Is this the end of Rose, Lily and Katie’s story, or will we be hearing more from the teashop girls? There will be other books about the Teashop Girls. In fact, I’m about to start the second which should be published towards the end of 2020. I’m looking forward to seeing what life throws at them.
Thank you for visiting us, Elaine, and the best of luck with The Teashop Girls.
Thank you again for inviting me xx
The Teashop Girls
It is early 1940 and World War Two has already taken a hold on the country. Rose Neville works as a Lyon’s Teashop Nippy on the Kent coast alongside her childhood friends, the ambitious Lily and Katie, whose fiancé is about to be posted overseas in the navy. As war creates havoc in Europe, Rose relies on the close friendship of her friends and her family.
When Capt. Benjamin Hargreaves enters the teashop one day, Rose is immediately drawn to him. But as Lyon’s forbids courting between staff and customers, she tries to put the handsome officer out of her mind.
In increasingly dark and dangerous times, Rose fears there may not be time to waste. But is the dashing captain what he seems?
The Teashop Girls is the new book by Elaine Everest, much-loved author of the Woolworths Girls series. Available on Amazon
About Elaine Everest
Elaine Everest, author of bestselling novels The Woolworths Girls, The Butlins Girls, Christmas at Woolworths, and Wartime at Woolworths was born and brought up in North West Kent, where many of her books are set. She has been a freelance writer for twenty-two years and has written widely for women’s magazines and national newspapers, with both short stories and features. Her non-fiction books for dog owners have been very popular and led to broadcasting on radio about our four legged friends. Elaine has been heard discussing many topics on radio from canine subjects to living with a husband under her feet when redundancy looms.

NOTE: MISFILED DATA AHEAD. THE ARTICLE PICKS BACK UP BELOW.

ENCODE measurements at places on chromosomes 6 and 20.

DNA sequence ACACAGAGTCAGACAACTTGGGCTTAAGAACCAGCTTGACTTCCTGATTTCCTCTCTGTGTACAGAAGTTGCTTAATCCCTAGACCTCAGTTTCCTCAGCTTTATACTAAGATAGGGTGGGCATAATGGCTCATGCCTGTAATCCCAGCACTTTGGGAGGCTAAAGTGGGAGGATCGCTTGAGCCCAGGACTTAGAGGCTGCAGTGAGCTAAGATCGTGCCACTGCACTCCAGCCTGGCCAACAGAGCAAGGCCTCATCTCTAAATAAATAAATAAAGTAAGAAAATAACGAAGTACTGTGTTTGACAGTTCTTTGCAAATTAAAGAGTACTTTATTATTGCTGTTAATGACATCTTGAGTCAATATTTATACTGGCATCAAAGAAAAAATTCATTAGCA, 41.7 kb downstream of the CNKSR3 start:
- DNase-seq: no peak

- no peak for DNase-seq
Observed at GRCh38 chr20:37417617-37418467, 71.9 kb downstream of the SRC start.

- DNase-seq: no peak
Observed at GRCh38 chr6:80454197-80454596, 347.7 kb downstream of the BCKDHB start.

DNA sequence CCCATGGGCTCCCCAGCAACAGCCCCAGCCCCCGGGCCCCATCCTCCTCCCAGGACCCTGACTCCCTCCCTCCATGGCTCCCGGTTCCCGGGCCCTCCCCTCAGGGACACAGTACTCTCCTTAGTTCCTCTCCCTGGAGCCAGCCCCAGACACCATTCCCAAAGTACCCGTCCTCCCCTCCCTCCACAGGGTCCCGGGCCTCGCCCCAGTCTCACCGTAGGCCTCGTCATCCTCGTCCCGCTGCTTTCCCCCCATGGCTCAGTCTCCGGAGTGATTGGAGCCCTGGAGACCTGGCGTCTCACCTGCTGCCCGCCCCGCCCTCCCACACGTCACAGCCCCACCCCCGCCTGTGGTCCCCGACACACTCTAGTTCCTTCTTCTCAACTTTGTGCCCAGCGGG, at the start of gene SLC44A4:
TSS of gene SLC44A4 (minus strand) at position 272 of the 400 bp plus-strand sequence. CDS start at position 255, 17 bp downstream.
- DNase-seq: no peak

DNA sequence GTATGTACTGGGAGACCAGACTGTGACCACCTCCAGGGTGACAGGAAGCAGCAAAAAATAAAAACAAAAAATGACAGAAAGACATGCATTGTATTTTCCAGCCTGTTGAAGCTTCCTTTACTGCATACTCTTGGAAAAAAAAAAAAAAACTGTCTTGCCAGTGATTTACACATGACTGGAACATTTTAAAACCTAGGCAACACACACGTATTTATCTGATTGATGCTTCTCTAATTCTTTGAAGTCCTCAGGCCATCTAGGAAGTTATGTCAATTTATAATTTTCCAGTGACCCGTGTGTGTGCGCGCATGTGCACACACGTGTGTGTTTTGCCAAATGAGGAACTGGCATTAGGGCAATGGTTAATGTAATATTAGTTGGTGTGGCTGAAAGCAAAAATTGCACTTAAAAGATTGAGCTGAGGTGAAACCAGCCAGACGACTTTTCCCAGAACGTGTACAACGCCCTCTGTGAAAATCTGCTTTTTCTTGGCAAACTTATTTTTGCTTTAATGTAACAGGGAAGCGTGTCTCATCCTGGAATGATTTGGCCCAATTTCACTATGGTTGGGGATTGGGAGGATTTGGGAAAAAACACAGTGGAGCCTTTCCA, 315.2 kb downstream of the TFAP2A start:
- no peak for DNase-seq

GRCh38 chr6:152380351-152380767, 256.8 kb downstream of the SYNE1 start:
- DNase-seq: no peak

When she isn’t writing, Elaine runs The Write Place creative writing school at The Howard Venue in Hextable, Kent and has a long list of published students. Elaine lives with her husband, Michael, and their Polish Lowland Sheepdog, Henry, in Swanley, Kent and is a member of the Romantic Novelists’ Association, The Crime Writers Association, The Society of Women Writers & Journalists and The Society of Authors.
Read more on The Teashop Girls by catching up with the tour: